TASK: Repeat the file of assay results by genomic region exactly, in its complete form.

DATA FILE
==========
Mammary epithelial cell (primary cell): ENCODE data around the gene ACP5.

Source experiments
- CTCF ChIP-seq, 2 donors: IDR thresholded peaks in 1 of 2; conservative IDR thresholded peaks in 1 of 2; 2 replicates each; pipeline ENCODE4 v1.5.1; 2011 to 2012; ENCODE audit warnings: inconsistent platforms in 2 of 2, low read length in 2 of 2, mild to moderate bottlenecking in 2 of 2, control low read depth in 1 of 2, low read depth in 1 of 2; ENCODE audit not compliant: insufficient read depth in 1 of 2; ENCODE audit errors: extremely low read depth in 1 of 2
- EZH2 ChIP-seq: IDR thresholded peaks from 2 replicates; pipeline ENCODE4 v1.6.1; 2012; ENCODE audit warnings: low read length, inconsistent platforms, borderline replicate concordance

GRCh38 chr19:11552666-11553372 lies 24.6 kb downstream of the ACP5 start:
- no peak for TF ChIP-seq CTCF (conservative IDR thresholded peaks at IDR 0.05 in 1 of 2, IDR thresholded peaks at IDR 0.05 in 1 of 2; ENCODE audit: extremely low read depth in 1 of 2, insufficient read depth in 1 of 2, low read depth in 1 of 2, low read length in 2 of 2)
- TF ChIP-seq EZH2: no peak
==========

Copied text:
Mammary epithelial cell (primary cell): ENCODE data around the gene ACP5.

Source experiments
- CTCF ChIP-seq, 2 donors: IDR thresholded peaks in 1 of 2; conservative IDR thresholded peaks in 1 of 2; 2 replicates each; pipeline ENCODE4 v1.5.1; 2011 to 2012; ENCODE audit warnings: inconsistent platforms in 2 of 2, low read length in 2 of 2, mild to moderate bottlenecking in 2 of 2, control low read depth in 1 of 2, low read depth in 1 of 2; ENCODE audit not compliant: insufficient read depth in 1 of 2; ENCODE audit errors: extremely low read depth in 1 of 2
- EZH2 ChIP-seq: IDR thresholded peaks from 2 replicates; pipeline ENCODE4 v1.6.1; 2012; ENCODE audit warnings: low read length, inconsistent platforms, borderline replicate concordance

GRCh38 chr19:11552666-11553372 lies 24.6 kb downstream of the ACP5 start:
- no peak for TF ChIP-seq CTCF (conservative IDR thresholded peaks at IDR 0.05 in 1 of 2, IDR thresholded peaks at IDR 0.05 in 1 of 2; ENCODE audit: extremely low read depth in 1 of 2, insufficient read depth in 1 of 2, low read depth in 1 of 2, low read length in 2 of 2)
- TF ChIP-seq EZH2: no peak